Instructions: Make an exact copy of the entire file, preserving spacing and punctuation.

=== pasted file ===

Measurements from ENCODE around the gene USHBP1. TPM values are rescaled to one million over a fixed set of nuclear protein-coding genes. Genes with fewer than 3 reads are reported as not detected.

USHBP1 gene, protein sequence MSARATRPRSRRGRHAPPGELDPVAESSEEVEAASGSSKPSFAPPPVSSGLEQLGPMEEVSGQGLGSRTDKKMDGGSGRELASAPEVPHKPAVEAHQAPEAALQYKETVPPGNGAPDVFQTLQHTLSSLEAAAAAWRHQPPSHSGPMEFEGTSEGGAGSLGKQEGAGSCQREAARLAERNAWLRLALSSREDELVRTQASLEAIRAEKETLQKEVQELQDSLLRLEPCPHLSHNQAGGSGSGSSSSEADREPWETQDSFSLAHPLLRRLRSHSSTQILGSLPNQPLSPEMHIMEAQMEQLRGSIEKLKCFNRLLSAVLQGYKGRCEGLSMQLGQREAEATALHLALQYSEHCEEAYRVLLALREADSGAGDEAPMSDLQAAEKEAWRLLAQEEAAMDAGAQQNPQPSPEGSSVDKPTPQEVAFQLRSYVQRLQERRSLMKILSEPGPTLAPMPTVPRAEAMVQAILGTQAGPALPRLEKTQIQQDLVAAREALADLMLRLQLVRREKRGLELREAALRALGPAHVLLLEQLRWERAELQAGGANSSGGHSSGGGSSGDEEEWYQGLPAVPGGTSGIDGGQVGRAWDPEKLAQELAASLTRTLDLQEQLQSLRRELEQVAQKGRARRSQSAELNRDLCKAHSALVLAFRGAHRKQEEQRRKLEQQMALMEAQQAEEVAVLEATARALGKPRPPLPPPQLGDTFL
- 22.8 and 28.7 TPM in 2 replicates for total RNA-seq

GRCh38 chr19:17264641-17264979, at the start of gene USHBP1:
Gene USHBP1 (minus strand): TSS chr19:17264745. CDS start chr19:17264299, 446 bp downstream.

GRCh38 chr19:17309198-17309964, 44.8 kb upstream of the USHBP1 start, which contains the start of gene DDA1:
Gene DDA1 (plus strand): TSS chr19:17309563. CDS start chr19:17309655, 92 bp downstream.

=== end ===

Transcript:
Measurements from ENCODE around the gene USHBP1. TPM values are rescaled to one million over a fixed set of nuclear protein-coding genes. Genes with fewer than 3 reads are reported as not detected.

USHBP1 gene, protein sequence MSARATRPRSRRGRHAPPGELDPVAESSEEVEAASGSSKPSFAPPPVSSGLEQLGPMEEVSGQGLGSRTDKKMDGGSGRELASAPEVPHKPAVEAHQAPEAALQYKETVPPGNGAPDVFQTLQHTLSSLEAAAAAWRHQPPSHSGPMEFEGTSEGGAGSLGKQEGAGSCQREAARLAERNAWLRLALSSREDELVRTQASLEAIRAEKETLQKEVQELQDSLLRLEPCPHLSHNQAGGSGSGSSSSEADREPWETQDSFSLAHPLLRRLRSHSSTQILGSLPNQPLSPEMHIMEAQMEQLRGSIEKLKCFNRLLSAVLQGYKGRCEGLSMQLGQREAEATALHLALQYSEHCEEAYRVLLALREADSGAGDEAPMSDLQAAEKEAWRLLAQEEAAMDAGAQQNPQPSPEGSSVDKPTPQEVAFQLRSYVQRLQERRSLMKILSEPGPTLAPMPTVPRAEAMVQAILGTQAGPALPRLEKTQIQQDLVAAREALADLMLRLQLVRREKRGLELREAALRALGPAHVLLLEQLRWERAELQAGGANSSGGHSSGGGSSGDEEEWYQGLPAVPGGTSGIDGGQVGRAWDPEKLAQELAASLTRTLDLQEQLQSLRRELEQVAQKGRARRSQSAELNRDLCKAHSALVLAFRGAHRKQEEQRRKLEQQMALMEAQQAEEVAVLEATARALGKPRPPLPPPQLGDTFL
- 22.8 and 28.7 TPM in 2 replicates for total RNA-seq

GRCh38 chr19:17264641-17264979, at the start of gene USHBP1:
Gene USHBP1 (minus strand): TSS chr19:17264745. CDS start chr19:17264299, 446 bp downstream.

GRCh38 chr19:17309198-17309964, 44.8 kb upstream of the USHBP1 start, which contains the start of gene DDA1:
Gene DDA1 (plus strand): TSS chr19:17309563. CDS start chr19:17309655, 92 bp downstream.